ArchiTalks #29: Homecoming

This post is part of the ArchiTalks series (led by Bob Borson of Life of an Architect ) where a group of us (architects who also blog) all post on the same day and promote each other’s blogs. This month’s theme of "Looking Back / Homecoming" is brought you by our fearless leader himself, Bob Borson. A lot of other talented writers who also are architects are listed below this blog post. We strongly encourage you to visit the other blogs that are a part of this themed blog roll.

Homecoming, in 3 parts.

Unless it's at the very end of something, like somebody's life, or before something is seriously no more, IMO homecoming is overrated. That's not to say I don't appreciate them, or that I haven't had any of my own, but I look at my life and can estimate I've lived about 1/3 of it now and think I'm probably being way too dramatic to envelop myself in my homecomings. This is probably why "Looking Back," is a better way to put things. In any case, I've had some homecomings as I look back. 

Part 1: I've already had an (my) architectural homecoming. If you've kept up with my blog posts and know a little bit of my background, you know that I've already had an architectural homecoming. Long story short, I Yellow Page (what's that?) cold-called several architects in my town while in high school and the person that invited me to come observe and learn is the same guy that I'm working with now, and for the past 5 years or so. He's signed off on the majority of my IDP (now known as AXP) hours for experience development and has served as a mentor in areas even outside of architecture. While it was weird and to come back as an architectural adult and work with him, he extended the invite and I'm glad I did it. It's been sort of an unconventional path, but I've been able to reap the benefits as well.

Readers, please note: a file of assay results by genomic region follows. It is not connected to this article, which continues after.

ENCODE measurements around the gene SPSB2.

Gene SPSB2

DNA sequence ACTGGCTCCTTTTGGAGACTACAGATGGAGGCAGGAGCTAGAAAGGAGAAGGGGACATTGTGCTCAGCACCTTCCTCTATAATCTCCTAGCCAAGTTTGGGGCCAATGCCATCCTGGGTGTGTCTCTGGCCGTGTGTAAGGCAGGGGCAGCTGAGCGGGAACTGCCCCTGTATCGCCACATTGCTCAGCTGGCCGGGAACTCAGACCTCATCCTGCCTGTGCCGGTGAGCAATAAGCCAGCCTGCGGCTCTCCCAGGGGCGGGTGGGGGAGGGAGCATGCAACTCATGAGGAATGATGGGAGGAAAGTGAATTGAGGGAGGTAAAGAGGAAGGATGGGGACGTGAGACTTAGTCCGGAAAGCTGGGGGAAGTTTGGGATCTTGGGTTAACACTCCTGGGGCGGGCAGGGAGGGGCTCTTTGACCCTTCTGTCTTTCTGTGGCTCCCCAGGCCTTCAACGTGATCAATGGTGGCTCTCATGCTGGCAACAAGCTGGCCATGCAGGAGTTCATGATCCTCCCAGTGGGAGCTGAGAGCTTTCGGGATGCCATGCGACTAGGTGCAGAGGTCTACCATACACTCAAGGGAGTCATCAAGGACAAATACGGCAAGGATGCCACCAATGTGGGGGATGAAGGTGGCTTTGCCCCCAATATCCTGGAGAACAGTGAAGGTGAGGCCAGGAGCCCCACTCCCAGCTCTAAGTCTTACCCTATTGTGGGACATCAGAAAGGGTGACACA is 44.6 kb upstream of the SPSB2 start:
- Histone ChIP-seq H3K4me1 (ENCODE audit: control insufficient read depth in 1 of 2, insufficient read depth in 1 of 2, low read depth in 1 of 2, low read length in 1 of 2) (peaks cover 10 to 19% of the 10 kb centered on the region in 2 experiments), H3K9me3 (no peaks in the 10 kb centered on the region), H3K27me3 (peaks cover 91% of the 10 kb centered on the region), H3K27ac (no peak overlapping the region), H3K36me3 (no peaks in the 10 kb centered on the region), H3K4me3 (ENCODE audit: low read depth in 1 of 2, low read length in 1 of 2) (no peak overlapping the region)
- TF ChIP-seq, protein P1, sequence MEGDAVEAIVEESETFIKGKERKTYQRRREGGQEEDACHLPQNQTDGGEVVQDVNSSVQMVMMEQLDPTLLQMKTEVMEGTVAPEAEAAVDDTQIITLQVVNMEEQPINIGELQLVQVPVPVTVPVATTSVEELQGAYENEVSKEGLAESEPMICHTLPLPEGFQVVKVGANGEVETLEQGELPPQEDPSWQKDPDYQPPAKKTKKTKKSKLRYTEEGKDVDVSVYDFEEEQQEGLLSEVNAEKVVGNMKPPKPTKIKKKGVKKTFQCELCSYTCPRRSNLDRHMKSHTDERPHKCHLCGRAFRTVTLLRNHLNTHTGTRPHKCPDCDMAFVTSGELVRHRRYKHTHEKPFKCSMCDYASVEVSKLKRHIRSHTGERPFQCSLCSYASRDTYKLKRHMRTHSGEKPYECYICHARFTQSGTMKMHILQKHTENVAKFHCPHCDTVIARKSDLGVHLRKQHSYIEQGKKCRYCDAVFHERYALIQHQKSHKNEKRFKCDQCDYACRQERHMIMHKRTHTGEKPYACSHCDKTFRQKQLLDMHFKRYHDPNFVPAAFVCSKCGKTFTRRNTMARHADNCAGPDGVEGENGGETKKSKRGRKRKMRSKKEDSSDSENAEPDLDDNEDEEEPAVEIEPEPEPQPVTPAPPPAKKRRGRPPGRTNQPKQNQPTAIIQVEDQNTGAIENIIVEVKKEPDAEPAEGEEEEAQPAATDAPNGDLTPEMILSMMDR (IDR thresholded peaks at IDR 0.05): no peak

Part 2: Korea. I perhaps even bigger homecoming was going to live and work in Korea after graduating from college. As a Korean American, I immigrated with my parents to the states in 1988. Up until this point, I had never gone back to Korea to actually live there, though I had visited very briefly a few times for funerals, family gatherings, and what not. I had an opportunity after my last year in architecture school to go back to Korea and work for an architect who had some Americans on his staff. It was an amazing experience and opportunity for me to live in the country I was born in, and also learn a lot about the profession of architecture and approach to design.  

Part 3: Giving back. I look forward to another architectural homecoming of sorts, if and when I am ever to be called back to my alma mater to teach. I have such wonderful memories from architecture school and have many professors to thank for my time there and giving me the strength to push forward and graduate on time ("on time" being 5 years since it's a 5 year program). Almost 10 full years into the profession since graduating from college, I'm very often I find myself saying, 'that would make a great architecture studio project.' In fact, I've gone so far as to even start writing class syllabuses for several of these projects. 

In conclusion, I've done it again. I started out by saying 'homecomings' and 'looking back' is overrated, and yet somehow manage to write about it in 3 parts (2, since the 3rd was more about a future homecoming?). As much as I appreciate the past (architectural history is damn important) and my own past for that matter (not as important), I look forward to the future much more so. Future projects, future opportunities, future clients, and future relationships. Now go check out the other blogs below.

Lora Teagarden - L² Design, LLC (@L2DesignLLC)
Coming home as an architect

Jane Vorbrodt - Kuno Architecture (@janevorbrodt)
Looking Back Through the Pages

Matthew Stanfield - FiELD9: architecture (@FiELD9arch)
Coming Home to Architecture

Lee Calisti, AIA - Think Architect (@LeeCalisti)
looking back i wonder

Eric T. Faulkner - Rock Talk (@wishingrockhome)
9-11 -- A Look Back

Michael Riscica AIA - Young Architect (@YoungArchitxPDX)
Homecoming & Looking Back

Emily Grandstaff-Rice - Emily Grandstaff-Rice FAIA (@egrfaia)
Letter to a Younger Me

Jim Mehaffey - Yeoman Architect (@jamesmehaffey)
Is It a Homecoming If You Never Left?

Mark Stephens - Mark Stephens Architects (@architectmark)